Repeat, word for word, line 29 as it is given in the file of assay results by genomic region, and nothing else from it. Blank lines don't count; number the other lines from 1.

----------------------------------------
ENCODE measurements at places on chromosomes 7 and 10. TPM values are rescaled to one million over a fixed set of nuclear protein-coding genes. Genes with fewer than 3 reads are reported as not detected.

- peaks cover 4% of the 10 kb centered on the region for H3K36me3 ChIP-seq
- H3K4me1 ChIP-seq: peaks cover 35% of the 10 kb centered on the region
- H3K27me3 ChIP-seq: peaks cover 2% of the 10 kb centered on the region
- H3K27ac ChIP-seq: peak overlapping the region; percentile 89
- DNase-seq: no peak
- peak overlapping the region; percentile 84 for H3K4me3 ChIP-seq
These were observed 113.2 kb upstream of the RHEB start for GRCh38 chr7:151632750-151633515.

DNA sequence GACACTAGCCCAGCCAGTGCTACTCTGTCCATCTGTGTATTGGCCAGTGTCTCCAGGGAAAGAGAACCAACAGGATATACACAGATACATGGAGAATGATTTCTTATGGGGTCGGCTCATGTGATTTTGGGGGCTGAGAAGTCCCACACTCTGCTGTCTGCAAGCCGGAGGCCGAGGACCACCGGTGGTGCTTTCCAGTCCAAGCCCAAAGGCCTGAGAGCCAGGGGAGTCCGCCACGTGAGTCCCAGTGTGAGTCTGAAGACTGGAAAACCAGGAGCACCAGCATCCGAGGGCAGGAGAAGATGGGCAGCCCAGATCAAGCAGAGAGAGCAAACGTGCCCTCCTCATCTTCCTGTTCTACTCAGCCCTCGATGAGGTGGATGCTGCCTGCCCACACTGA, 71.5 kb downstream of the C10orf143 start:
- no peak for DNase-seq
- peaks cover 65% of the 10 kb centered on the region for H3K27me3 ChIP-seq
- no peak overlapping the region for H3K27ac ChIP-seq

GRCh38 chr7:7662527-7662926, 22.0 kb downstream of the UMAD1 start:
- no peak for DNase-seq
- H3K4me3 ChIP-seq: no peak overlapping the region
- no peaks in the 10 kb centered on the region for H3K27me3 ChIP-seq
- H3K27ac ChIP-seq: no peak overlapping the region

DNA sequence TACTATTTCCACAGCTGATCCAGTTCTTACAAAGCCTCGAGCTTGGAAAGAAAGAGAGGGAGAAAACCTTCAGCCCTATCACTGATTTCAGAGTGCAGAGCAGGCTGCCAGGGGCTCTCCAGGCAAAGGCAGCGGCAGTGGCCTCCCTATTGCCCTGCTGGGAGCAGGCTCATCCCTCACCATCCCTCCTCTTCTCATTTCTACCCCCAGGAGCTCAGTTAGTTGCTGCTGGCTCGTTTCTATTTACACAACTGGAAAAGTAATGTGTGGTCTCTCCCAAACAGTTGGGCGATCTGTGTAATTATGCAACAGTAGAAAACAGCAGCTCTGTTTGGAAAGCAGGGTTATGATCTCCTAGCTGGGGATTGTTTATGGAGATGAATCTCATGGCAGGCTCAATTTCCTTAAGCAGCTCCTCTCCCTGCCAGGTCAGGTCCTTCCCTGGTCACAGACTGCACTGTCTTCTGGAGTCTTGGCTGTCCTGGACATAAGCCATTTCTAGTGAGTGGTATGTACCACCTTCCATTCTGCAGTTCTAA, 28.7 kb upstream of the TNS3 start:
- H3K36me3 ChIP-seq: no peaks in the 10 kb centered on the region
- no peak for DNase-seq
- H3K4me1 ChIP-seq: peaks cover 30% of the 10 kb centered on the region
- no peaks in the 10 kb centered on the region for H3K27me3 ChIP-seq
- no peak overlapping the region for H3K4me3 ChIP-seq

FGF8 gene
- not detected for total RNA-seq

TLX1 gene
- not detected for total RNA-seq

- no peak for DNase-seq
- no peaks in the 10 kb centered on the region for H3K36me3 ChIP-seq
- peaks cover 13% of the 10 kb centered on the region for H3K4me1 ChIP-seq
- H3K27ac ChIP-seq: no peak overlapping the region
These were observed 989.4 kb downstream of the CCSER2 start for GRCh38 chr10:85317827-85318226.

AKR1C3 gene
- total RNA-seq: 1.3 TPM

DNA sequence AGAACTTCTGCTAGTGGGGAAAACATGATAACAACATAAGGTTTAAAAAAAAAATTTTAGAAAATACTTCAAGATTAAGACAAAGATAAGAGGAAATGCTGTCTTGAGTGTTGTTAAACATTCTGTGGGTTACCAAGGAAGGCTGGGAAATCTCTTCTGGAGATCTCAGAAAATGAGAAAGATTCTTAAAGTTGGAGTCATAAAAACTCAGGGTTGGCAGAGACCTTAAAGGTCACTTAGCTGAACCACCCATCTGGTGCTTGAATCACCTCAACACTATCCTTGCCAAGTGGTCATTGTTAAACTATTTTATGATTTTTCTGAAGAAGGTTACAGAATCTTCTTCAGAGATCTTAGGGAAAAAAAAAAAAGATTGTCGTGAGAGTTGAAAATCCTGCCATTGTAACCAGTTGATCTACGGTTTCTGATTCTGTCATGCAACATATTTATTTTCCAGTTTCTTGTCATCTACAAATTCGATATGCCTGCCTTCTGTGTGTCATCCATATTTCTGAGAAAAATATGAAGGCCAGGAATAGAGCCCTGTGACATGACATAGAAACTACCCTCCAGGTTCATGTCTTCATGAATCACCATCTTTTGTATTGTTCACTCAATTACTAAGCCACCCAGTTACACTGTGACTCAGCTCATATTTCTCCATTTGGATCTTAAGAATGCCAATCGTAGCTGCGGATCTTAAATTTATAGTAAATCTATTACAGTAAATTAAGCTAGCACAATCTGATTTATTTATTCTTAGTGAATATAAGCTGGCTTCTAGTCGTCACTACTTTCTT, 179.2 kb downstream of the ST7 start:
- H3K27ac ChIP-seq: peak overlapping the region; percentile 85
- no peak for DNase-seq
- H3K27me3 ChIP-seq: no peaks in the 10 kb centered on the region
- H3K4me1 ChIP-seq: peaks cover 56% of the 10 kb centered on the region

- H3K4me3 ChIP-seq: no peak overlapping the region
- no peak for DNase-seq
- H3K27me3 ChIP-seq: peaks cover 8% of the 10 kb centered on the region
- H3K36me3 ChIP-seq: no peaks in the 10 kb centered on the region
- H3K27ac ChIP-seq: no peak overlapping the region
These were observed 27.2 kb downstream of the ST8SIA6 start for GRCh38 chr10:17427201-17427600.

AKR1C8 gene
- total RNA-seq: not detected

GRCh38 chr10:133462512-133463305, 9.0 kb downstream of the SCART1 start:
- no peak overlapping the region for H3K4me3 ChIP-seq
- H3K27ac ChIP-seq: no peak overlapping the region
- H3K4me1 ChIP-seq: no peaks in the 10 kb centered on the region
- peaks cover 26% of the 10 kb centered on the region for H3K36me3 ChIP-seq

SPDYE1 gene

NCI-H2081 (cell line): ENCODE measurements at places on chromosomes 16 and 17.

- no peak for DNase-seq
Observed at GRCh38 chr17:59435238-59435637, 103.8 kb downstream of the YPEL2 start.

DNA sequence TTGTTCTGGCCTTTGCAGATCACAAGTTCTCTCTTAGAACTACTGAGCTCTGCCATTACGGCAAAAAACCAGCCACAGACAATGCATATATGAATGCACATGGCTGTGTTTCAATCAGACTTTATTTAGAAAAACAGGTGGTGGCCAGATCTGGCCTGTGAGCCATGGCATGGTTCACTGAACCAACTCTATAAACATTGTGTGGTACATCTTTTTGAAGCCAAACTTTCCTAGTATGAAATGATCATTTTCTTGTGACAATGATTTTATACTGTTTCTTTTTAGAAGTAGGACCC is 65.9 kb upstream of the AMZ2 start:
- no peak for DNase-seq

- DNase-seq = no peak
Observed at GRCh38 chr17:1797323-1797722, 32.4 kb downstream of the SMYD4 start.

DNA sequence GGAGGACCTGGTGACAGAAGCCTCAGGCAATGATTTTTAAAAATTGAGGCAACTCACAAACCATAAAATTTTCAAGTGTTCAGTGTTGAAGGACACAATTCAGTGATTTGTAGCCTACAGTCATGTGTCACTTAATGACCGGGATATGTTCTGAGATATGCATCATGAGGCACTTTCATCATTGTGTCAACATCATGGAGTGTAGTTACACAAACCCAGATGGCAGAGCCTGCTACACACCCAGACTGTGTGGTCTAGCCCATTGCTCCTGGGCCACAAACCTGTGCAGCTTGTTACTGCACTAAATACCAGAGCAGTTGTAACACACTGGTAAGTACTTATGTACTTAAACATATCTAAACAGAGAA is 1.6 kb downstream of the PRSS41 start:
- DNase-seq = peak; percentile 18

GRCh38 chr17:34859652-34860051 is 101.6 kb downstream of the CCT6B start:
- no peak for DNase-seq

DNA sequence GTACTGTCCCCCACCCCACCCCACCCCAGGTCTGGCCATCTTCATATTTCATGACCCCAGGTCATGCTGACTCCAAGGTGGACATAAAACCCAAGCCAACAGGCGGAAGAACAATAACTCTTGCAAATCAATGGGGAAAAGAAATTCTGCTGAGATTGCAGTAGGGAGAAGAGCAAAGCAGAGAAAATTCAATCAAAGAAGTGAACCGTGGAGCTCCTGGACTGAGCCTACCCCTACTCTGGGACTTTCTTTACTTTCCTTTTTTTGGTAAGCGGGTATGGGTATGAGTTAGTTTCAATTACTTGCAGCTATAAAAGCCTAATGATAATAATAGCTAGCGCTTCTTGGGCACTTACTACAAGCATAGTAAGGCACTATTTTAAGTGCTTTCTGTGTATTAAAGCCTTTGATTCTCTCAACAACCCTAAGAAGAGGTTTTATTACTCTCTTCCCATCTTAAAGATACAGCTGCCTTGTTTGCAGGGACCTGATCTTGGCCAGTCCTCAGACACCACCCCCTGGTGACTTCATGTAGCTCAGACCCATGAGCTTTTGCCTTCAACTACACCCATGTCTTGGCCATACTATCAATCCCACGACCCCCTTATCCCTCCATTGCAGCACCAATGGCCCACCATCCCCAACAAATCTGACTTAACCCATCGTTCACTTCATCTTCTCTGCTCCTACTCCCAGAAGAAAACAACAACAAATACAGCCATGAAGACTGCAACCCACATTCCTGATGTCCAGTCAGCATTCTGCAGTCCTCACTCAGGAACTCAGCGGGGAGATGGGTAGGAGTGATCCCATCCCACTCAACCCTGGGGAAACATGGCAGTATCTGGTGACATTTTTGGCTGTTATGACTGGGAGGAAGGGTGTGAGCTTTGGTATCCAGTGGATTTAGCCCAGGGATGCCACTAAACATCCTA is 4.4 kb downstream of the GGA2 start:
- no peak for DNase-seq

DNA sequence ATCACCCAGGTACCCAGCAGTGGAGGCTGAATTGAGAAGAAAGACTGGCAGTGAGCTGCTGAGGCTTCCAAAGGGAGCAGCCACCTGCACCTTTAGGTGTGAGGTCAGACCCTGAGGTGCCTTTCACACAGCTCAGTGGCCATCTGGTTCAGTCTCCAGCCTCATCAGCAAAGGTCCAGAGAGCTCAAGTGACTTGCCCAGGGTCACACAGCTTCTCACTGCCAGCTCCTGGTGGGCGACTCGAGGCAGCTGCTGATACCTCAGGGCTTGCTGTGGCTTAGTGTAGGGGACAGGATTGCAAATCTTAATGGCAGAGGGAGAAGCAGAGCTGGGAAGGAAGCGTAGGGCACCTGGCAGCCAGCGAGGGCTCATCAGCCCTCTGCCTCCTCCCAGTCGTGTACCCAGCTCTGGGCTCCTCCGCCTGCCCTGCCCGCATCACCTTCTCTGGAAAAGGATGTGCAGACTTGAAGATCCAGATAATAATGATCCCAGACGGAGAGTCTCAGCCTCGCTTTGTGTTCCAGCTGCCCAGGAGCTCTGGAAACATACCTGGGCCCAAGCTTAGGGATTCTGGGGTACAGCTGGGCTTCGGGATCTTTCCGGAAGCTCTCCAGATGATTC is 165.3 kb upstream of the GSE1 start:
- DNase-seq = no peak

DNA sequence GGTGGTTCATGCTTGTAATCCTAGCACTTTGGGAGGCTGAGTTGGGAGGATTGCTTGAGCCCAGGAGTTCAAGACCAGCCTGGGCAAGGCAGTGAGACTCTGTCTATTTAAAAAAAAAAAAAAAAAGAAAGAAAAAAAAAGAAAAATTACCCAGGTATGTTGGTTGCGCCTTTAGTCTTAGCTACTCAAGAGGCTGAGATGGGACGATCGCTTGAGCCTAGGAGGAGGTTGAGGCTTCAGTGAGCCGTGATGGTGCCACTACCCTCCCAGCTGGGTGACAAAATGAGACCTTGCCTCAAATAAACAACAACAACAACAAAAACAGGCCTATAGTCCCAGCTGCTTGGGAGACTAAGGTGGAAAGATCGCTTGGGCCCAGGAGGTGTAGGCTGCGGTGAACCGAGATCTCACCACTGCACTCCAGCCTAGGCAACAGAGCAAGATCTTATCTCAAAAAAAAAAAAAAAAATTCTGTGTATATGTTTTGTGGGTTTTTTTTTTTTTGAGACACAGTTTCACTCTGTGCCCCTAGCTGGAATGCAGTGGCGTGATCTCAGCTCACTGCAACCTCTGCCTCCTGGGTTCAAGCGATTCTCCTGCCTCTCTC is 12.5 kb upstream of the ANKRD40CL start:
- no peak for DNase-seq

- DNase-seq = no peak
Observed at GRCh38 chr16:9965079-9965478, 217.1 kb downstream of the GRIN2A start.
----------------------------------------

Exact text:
- no peaks in the 10 kb centered on the region for H3K36me3 ChIP-seq